Kenneth Goldblatt | October 20, 2018 | Personal Injury
Traumatic Brain Injuries lawyer in New York, Bronx, Brooklyn, Queens, Westchester, Goldblatt and Associates, would like to share this interesting brain injury article with you.
Concussions occur when the brain is shaken violently within the skull.
In football, a player’s skull is shaken violently any time they get hit. In soccer it happens any time someone heads the ball. In hockey it happens any time a player is checked or hit with a punch during a fight.
According to Dr. Robert Cantu, one of the world’s leaders in neuroscience, particularly as it relates to sports medicine, this could spell serious trouble for anyone who plays a collision sport.
“As a result of that violent shaking a number of metabolic abnormalities happen that interrupt the ability of brain cells to transmit impulses,” Cantu said. “Occasionally, the shaking is violent enough that in addition to the metabolic injury there’s actually a structural injury to the brain, and there’s tearing of nerve fibers and sometimes even nerve cells.”
That tearing is what causes Tau protein to appear where it’s not supposed to, often causing chronic traumatic encephalopathy, or CTE, to occur. CTE is the result of repeated brain trauma. It is caused both by concussive hits and sub-concussive hits, which are believed to be the primary cause of CTE. Cantu’s research has shown that just because you may have never had a concussion doesn’t mean you’re incapable of getting CTE. As Cantu puts it, “the total brain trauma is more important than the number of recognized concussions.”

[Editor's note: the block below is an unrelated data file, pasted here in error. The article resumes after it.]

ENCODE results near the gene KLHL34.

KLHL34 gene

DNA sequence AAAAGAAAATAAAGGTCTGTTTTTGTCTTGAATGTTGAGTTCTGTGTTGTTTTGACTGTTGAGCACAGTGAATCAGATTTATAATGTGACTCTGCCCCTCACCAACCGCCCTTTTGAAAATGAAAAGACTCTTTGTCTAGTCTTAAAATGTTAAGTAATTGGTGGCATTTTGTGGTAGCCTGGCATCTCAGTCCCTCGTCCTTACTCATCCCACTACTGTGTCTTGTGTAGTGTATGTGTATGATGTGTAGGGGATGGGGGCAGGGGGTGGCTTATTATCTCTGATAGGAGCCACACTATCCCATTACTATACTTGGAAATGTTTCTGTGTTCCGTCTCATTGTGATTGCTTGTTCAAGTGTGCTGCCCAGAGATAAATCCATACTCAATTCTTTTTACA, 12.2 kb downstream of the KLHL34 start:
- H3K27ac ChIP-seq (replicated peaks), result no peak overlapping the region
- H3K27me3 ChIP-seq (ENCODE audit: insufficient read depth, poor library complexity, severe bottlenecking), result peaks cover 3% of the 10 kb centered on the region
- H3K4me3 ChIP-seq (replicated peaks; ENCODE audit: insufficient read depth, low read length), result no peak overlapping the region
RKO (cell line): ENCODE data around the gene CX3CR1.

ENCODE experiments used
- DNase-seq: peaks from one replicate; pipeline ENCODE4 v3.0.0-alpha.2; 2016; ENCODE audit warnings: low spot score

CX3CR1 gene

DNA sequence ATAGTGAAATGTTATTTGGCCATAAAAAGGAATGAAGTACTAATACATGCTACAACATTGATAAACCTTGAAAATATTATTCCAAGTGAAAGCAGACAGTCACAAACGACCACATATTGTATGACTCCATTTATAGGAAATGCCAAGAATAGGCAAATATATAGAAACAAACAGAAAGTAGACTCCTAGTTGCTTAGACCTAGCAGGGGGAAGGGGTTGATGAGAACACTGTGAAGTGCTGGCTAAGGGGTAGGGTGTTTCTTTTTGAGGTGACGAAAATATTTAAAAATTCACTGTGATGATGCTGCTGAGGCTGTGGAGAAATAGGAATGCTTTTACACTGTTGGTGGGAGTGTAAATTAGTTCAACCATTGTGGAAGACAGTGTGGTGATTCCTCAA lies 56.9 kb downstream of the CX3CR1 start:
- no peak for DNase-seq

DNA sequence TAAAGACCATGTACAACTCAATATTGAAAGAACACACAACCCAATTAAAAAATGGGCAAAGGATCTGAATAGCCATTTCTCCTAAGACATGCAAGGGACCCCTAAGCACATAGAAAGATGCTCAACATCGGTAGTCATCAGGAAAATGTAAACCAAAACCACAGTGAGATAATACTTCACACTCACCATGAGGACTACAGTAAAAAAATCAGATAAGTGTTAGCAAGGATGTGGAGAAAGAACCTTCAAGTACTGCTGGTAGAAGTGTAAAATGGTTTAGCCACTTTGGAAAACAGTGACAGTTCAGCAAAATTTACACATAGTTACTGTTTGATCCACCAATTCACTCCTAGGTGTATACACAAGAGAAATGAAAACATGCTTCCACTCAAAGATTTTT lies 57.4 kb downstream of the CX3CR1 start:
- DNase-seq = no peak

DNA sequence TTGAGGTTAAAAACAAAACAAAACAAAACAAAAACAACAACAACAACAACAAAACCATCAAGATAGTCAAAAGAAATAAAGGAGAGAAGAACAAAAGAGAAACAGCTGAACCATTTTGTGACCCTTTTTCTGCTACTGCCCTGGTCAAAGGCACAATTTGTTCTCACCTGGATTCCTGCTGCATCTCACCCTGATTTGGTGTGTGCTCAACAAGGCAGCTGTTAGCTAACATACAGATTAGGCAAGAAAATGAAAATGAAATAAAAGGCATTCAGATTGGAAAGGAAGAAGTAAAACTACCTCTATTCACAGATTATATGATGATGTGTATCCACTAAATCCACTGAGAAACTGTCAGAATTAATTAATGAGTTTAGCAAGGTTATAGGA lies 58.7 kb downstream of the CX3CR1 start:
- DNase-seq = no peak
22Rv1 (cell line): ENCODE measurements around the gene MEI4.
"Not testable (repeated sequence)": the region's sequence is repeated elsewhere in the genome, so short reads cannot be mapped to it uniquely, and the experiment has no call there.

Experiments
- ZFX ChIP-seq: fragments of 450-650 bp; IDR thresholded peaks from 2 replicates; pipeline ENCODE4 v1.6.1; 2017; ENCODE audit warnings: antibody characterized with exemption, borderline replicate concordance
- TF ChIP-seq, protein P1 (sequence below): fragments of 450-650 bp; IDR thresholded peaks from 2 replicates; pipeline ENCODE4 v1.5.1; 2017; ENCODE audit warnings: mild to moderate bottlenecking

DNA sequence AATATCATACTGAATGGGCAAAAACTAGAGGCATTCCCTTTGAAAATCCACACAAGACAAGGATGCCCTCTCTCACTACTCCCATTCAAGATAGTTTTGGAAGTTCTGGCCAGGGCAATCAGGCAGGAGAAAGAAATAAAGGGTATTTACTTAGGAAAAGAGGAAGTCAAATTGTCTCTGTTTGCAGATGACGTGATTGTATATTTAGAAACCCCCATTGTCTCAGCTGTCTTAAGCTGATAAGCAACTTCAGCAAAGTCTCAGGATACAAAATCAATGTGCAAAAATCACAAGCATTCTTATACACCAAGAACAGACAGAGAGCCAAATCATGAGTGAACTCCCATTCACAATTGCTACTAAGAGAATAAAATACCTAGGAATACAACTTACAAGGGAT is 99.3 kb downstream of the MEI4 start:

In other words, the more often you hit your head, the more likely you are to suffer from CTE. For anyone who played football growing up, this can be a scary thought. Every hit to the head, big or small, could bring you one step closer and closer to diminished brain function.
Tau is a naturally occurring protein and can be good in its regular form. However, the kind of Tau found in CTE patients is hyperphosphorylated, meaning it depresses the biological activity of Tau. This kind of Tau is toxic and causes brain damage. The brain damage caused by the hyperphosphorylated Tau isn’t unique to CTE on the surface, which creates a number of problems for those trying to study the disease. CTE is so similar to Alzheimer’s disease and various forms of dementia, that diagnosing it in living patients is currently believed to be impossible by most doctors.
According to Brain, a neurology journal put out by Oxford Journals, CTE symptoms include irritability, impulse control issues, aggression, depression, short-term memory loss and heightened suicidal tendencies. As the disease advances, more severe symptoms develop including dementia and parkinsonism. In its later stages CTE is often mistaken for Alzheimer’s disease or other dementias.
The ins and outs of CTE
While there are some studies being done on possible testing procedures for living patients with perceived CTE, currently the best way to tell if someone has it is to examine their brain after they’ve died.